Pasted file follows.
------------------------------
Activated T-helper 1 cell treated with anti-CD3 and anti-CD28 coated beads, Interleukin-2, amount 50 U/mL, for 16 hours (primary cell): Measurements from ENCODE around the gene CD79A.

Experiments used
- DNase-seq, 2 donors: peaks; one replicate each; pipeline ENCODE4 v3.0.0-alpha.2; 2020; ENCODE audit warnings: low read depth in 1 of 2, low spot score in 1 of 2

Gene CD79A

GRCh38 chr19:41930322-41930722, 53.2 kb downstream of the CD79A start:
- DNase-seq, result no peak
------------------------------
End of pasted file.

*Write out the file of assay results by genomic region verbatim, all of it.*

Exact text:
Activated T-helper 1 cell treated with anti-CD3 and anti-CD28 coated beads, Interleukin-2, amount 50 U/mL, for 16 hours (primary cell): Measurements from ENCODE around the gene CD79A.

Experiments used
- DNase-seq, 2 donors: peaks; one replicate each; pipeline ENCODE4 v3.0.0-alpha.2; 2020; ENCODE audit warnings: low read depth in 1 of 2, low spot score in 1 of 2

Gene CD79A

GRCh38 chr19:41930322-41930722, 53.2 kb downstream of the CD79A start:
- DNase-seq, result no peak